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Leaked Nvidia certificates used to sign malware bypassing Windows detection

Windows admins are advised to implement custom policies to avoid seemingly legitimate malware making its way into corporate environments

Security researchers have discovered malware being signed with Nvidia code signing certificates days after the LAPSUS$ group leaked a trove of the company’s stolen files.

Part of the stolen files included two code signing certificates and although they’re now expired, signing malware with them will still influence Windows into loading the malware onto systems.

Windows typically rejects drivers or executables signed using expired certificates. If the certificate was issued after 29 July 2015 then it would require a timestamp - a method of using trusted certificates after expiration - but certificates issued before that date, as in the case of these two Nvidia certificates, Windows will accept them without timestamps, expired or not, said Bill Demirkapi, offensive security at Zoom. 

Such certificates are used so Windows users can verify the authenticity of any given driver or application. Signing malware with a legitimate, although expired certificate means Windows will be convinced the application is genuine and has not been modified by a third party.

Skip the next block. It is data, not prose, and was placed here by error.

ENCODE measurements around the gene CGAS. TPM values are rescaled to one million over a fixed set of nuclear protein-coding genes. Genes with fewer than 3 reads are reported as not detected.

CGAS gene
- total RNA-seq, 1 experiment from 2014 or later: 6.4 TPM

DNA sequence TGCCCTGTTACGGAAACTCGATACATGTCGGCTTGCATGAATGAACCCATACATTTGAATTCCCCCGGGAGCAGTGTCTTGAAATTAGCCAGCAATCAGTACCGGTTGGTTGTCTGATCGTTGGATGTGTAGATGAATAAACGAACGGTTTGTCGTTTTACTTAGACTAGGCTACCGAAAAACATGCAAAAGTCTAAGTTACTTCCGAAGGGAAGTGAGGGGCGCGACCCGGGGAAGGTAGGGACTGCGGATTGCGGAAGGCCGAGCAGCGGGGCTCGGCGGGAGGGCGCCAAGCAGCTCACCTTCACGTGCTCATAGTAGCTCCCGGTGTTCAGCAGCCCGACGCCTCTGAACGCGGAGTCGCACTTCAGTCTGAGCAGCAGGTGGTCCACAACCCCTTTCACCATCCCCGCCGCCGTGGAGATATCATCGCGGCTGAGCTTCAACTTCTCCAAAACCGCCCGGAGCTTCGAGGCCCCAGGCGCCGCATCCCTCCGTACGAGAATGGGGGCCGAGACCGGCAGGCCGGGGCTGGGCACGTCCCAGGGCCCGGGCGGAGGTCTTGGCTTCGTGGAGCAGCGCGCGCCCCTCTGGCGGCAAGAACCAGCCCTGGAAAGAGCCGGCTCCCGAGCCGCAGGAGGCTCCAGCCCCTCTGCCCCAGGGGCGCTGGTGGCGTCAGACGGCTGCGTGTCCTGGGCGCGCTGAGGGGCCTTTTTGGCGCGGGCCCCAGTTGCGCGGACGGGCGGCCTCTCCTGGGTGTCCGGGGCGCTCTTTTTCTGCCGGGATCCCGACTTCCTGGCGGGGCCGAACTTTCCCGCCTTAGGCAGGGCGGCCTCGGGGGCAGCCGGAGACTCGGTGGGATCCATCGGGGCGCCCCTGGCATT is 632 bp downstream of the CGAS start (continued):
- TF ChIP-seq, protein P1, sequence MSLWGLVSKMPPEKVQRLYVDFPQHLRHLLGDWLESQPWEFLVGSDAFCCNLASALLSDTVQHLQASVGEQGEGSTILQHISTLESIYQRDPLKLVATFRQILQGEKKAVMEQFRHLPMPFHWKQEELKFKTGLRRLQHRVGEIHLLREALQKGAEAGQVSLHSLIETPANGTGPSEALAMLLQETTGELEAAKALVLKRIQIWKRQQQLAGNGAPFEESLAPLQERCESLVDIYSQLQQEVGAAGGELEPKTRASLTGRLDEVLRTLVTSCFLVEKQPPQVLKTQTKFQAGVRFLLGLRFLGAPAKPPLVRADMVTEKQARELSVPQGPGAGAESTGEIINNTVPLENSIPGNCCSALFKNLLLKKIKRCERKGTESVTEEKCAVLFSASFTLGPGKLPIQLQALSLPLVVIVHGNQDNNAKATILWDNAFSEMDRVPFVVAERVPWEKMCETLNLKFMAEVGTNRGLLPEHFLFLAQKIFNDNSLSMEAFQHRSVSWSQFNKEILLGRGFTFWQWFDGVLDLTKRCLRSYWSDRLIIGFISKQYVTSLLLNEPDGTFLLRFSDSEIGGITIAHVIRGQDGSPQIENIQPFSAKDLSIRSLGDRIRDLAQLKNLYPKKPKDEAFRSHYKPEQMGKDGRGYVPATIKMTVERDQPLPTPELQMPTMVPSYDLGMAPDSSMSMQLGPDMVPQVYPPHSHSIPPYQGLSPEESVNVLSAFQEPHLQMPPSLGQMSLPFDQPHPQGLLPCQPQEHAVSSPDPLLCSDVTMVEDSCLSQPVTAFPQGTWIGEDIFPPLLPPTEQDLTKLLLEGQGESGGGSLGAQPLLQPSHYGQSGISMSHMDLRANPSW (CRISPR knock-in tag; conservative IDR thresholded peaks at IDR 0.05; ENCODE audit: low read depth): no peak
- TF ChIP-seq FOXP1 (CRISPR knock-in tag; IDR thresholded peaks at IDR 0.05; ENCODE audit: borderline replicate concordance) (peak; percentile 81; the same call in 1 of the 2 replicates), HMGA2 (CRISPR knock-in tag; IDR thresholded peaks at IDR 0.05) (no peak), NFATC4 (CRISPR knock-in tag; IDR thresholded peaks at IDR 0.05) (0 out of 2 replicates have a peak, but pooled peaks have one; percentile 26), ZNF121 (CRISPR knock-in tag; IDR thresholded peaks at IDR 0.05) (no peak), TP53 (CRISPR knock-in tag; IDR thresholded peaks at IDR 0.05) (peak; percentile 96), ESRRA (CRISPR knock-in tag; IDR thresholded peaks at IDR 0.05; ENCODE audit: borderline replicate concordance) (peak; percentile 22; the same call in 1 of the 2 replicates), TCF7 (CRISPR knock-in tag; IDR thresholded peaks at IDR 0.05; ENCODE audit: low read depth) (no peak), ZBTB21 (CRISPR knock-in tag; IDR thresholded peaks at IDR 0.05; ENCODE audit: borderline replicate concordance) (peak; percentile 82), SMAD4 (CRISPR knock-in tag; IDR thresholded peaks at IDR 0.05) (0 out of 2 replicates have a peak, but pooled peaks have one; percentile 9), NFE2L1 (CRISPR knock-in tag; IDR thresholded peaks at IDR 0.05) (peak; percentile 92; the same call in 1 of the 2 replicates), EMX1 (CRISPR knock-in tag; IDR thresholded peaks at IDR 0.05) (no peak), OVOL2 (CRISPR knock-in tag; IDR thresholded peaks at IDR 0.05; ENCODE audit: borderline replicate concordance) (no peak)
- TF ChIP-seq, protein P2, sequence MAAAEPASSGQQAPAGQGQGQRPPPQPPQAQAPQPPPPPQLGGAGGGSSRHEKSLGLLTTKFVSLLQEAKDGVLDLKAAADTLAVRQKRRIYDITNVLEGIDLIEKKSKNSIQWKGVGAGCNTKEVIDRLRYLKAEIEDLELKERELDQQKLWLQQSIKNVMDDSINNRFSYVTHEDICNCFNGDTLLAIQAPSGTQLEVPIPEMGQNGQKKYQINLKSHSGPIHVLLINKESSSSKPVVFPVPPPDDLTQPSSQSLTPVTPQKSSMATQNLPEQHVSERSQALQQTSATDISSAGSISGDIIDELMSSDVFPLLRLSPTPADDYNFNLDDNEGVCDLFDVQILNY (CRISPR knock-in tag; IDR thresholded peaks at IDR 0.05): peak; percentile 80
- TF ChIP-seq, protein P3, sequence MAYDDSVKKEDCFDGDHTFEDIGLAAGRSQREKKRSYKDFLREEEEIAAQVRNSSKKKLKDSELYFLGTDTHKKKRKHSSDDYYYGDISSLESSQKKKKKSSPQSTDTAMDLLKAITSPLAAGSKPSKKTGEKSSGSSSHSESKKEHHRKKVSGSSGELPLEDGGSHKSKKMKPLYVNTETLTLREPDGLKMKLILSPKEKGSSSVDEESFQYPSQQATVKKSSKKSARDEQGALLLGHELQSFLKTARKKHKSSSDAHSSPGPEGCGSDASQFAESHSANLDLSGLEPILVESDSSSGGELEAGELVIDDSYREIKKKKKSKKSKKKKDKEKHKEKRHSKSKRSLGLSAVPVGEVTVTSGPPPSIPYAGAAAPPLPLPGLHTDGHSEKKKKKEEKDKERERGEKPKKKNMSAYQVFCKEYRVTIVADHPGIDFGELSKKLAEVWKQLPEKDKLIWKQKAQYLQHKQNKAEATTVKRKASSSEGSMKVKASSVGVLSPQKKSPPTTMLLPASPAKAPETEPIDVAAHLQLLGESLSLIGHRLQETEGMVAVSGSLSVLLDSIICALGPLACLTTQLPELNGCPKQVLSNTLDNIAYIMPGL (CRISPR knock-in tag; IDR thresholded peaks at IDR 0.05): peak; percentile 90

Among the types of malware already discovered to be signed with Nvidia’s code signing certificates are Mimikatz, Cobalt Strike beacons, and remote access trojans, according to VirusTotal searches.

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"The recent Nvidia security breach involving certificate abuse is eerily like the one Opera suffered in 2013 and one that Adobe reported in 2012," said Pratik Selva, senior security engineer at Venafi. "If organisations do not properly secure the process and the infrastructure for managing code signing certificates, the likelihood of abuse, as well as the impact of any compromise, are both extremely high.

"Although the certificates have expired, Windows will still allow a driver signed by a company to be installed so that it still constitutes a risk," said Alexis Vanden Eijnde, senior security consultant at Prism Infosec. "Microsoft should soon add the certificates to their revocation list and this will prevent the malicious drivers signed by stolen certificates from being loaded into Windows."

Windows admins are advised to create custom policies in Windows Defender Application Control to filter out the approvals for specific signed certificates.

The Lapsus hacking group said last week Nvidia had until Friday 4 March 2022 to completely open source its GPU drivers across all operating systems or the complete collection of stolen files would be leaked online.

The group has provided few updates since the deadline has passed apart from announcing its second major leak in as many weeks. LAPSUS$ said on Friday that it obtained an array of source code belonging to Samsung which could lead to access to the “lowest level” of devices such as its Galaxy series of smartphones. 

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